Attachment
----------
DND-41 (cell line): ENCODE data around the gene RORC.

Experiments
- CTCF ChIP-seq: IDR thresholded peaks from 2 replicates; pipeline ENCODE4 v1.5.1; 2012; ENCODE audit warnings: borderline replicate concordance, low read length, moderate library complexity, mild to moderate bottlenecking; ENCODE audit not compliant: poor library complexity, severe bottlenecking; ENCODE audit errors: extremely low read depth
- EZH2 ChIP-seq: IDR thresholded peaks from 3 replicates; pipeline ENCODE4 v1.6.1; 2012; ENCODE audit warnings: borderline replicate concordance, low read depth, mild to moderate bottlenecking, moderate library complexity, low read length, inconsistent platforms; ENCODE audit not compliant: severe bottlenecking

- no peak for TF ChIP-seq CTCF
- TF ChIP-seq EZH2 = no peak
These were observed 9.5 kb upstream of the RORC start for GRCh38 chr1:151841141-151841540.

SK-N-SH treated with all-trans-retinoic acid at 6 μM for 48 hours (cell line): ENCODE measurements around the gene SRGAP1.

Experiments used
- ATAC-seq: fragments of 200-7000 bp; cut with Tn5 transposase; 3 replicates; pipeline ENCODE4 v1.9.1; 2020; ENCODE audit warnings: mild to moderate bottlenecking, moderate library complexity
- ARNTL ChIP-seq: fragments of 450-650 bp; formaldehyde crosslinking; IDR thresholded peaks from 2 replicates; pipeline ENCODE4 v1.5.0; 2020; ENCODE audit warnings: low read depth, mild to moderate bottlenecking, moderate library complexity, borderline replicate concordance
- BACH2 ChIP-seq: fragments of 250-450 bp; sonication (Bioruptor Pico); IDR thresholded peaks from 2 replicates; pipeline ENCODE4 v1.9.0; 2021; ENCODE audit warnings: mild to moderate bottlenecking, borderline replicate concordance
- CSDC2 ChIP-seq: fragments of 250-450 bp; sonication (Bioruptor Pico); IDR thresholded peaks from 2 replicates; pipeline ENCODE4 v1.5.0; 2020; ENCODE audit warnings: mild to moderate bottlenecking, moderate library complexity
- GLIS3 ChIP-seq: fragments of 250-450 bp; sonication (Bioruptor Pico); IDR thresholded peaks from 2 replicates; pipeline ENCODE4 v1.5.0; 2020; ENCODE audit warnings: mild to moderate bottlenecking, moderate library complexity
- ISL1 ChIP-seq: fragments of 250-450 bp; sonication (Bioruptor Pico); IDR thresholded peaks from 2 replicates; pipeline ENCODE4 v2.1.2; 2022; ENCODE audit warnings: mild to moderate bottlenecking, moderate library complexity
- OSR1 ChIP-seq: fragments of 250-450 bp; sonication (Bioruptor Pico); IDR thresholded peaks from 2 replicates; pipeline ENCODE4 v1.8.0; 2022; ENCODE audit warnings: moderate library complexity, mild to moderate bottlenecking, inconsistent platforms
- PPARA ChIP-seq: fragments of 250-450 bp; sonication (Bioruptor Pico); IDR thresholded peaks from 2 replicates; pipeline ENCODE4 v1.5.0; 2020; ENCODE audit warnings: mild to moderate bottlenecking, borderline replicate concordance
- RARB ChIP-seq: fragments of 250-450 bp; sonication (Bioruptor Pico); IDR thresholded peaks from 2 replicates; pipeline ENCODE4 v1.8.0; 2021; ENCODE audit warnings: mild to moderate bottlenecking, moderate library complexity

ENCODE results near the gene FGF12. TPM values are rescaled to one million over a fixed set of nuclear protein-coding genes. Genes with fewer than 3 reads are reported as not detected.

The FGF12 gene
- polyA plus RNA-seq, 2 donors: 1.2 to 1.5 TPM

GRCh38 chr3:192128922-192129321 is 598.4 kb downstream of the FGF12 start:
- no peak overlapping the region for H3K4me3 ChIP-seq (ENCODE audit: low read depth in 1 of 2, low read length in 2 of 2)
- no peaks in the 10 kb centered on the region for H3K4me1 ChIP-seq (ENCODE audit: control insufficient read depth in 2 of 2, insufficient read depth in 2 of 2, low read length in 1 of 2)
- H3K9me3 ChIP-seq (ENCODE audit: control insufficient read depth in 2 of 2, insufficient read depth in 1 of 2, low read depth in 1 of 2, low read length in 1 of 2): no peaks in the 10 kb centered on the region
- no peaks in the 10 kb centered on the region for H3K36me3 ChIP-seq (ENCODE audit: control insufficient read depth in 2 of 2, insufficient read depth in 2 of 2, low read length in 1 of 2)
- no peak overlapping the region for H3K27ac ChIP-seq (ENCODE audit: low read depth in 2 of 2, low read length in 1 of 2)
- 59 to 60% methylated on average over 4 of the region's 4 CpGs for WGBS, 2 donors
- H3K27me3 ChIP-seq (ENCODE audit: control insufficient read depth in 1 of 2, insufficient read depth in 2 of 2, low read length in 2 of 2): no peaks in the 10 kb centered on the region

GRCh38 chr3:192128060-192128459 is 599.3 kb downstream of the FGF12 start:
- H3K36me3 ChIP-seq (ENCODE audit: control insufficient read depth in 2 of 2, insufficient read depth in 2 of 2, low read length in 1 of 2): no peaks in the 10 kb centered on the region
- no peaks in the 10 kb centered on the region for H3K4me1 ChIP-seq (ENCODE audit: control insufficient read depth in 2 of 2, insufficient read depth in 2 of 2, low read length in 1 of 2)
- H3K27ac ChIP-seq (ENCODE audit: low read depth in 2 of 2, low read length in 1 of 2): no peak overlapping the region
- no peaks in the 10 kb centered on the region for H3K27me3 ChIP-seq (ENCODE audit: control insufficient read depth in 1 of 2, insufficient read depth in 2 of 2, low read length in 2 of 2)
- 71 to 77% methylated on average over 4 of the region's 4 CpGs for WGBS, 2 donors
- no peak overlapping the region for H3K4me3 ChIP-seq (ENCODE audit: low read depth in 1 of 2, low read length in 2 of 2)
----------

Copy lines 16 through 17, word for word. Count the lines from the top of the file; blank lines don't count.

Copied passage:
- OSR1 ChIP-seq: fragments of 250-450 bp; sonication (Bioruptor Pico); IDR thresholded peaks from 2 replicates; pipeline ENCODE4 v1.8.0; 2022; ENCODE audit warnings: moderate library complexity, mild to moderate bottlenecking, inconsistent platforms
- PPARA ChIP-seq: fragments of 250-450 bp; sonication (Bioruptor Pico); IDR thresholded peaks from 2 replicates; pipeline ENCODE4 v1.5.0; 2020; ENCODE audit warnings: mild to moderate bottlenecking, borderline replicate concordance